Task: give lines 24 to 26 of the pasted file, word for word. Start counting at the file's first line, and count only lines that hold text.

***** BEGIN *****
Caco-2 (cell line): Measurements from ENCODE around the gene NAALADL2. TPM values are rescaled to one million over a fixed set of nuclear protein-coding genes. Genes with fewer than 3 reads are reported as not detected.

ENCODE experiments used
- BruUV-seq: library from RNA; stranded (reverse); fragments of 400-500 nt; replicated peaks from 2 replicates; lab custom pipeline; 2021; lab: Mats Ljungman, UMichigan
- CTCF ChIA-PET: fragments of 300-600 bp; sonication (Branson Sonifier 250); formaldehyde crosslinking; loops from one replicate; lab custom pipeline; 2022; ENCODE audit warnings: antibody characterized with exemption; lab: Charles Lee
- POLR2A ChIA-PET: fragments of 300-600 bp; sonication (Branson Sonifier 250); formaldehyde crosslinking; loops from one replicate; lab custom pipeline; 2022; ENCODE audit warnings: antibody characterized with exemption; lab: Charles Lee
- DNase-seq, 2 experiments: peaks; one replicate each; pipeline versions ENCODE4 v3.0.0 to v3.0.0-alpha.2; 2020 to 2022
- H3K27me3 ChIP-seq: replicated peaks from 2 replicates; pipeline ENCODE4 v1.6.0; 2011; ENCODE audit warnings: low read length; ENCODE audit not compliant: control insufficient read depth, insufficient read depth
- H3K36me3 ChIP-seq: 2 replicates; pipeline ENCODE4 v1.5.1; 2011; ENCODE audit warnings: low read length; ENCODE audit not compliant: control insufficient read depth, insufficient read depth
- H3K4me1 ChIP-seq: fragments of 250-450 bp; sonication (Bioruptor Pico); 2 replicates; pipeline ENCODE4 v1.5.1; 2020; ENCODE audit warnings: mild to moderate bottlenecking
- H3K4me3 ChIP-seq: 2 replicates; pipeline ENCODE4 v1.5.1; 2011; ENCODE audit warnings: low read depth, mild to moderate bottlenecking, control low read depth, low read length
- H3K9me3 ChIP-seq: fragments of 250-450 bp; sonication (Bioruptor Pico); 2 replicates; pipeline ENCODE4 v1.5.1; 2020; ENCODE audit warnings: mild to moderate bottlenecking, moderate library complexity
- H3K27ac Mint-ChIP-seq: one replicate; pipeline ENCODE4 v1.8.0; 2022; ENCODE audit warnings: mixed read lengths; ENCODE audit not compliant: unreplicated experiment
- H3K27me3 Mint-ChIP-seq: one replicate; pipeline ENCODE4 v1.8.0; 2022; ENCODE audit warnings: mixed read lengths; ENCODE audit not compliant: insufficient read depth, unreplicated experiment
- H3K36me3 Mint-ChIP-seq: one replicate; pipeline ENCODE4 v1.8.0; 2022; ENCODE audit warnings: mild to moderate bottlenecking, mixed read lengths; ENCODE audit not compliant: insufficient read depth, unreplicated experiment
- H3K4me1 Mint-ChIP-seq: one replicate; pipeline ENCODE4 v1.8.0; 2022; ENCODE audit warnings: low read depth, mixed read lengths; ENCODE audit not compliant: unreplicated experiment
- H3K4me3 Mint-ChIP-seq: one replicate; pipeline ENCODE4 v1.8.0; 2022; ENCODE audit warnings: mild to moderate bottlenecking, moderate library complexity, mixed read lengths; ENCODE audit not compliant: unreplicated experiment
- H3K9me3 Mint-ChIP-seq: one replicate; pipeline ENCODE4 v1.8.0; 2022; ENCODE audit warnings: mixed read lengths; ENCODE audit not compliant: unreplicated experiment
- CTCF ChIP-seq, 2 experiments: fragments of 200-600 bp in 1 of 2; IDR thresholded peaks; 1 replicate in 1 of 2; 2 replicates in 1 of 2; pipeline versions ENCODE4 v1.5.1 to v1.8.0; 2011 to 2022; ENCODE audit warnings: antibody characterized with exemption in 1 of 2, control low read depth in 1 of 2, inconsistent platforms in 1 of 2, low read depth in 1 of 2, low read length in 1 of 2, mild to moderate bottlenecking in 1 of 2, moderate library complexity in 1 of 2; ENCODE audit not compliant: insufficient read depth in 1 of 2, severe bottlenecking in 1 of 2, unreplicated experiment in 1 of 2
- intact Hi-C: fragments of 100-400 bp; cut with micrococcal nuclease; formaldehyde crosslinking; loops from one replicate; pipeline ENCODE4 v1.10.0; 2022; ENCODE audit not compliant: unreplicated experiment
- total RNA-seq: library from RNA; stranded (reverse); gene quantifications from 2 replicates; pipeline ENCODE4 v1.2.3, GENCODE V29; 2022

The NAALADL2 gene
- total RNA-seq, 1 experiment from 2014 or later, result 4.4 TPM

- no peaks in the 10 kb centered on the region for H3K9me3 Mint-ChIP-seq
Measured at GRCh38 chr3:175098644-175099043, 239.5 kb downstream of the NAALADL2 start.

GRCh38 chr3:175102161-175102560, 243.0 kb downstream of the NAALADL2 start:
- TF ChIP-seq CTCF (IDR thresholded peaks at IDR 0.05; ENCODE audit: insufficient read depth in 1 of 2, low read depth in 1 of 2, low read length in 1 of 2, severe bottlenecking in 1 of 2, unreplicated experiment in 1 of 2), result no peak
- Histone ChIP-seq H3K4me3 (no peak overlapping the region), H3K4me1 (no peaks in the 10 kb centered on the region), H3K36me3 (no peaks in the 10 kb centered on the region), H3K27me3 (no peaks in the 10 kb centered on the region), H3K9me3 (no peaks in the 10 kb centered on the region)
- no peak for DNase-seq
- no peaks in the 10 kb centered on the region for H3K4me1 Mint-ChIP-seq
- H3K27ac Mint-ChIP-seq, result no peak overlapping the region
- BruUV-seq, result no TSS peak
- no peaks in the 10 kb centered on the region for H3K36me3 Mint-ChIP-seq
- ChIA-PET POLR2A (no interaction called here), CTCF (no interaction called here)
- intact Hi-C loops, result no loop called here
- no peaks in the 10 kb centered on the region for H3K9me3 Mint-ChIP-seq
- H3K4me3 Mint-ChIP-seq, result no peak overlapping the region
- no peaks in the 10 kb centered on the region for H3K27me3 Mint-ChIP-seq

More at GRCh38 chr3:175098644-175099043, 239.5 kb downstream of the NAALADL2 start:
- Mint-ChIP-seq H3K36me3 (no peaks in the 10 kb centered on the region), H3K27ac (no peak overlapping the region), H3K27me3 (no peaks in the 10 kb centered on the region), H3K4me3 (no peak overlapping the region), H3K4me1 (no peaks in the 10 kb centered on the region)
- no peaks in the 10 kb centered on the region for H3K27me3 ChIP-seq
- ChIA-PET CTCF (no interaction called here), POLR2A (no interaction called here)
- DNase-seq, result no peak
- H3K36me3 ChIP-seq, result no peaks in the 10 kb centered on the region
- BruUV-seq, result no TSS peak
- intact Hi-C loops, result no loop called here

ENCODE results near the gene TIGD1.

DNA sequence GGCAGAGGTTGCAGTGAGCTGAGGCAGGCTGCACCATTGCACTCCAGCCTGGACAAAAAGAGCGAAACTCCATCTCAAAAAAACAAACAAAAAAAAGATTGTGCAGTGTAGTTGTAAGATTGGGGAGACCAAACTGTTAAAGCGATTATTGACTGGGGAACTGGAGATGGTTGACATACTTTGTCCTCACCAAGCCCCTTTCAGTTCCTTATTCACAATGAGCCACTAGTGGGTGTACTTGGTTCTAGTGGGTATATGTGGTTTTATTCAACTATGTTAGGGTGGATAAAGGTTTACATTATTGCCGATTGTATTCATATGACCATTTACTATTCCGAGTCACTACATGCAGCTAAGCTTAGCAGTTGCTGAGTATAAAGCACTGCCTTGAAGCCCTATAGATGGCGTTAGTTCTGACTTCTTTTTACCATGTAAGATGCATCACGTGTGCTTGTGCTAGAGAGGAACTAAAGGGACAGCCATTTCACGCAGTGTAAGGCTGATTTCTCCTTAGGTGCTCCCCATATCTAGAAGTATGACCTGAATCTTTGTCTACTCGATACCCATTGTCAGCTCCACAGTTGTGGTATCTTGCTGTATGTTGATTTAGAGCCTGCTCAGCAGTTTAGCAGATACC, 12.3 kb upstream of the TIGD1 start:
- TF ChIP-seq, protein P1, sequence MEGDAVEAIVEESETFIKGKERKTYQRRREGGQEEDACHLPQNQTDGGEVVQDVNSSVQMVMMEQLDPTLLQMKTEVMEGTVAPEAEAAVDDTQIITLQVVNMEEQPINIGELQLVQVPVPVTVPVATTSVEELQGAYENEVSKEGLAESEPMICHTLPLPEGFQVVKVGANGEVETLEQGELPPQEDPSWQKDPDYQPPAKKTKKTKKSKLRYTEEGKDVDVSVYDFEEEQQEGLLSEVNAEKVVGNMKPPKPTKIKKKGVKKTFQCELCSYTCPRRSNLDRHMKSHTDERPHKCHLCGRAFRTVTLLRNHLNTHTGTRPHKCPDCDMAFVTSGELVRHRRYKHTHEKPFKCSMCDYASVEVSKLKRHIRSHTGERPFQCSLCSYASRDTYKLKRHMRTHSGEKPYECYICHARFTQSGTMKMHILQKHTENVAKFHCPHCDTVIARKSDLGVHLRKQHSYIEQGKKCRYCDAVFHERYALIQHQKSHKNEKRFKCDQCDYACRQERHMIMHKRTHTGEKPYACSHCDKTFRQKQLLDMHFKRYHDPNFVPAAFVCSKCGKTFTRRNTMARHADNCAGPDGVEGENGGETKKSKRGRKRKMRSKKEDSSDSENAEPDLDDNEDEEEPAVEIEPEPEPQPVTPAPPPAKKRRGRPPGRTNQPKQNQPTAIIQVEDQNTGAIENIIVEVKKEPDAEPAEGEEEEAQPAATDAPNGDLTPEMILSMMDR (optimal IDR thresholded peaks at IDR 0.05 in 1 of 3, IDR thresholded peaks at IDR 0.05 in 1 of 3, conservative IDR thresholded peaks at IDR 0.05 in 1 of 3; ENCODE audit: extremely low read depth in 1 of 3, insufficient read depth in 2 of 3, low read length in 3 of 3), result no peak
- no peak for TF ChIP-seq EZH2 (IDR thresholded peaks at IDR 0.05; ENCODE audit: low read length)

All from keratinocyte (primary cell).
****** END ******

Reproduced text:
Measured at GRCh38 chr3:175098644-175099043, 239.5 kb downstream of the NAALADL2 start.

GRCh38 chr3:175102161-175102560, 243.0 kb downstream of the NAALADL2 start:
- TF ChIP-seq CTCF (IDR thresholded peaks at IDR 0.05; ENCODE audit: insufficient read depth in 1 of 2, low read depth in 1 of 2, low read length in 1 of 2, severe bottlenecking in 1 of 2, unreplicated experiment in 1 of 2), result no peak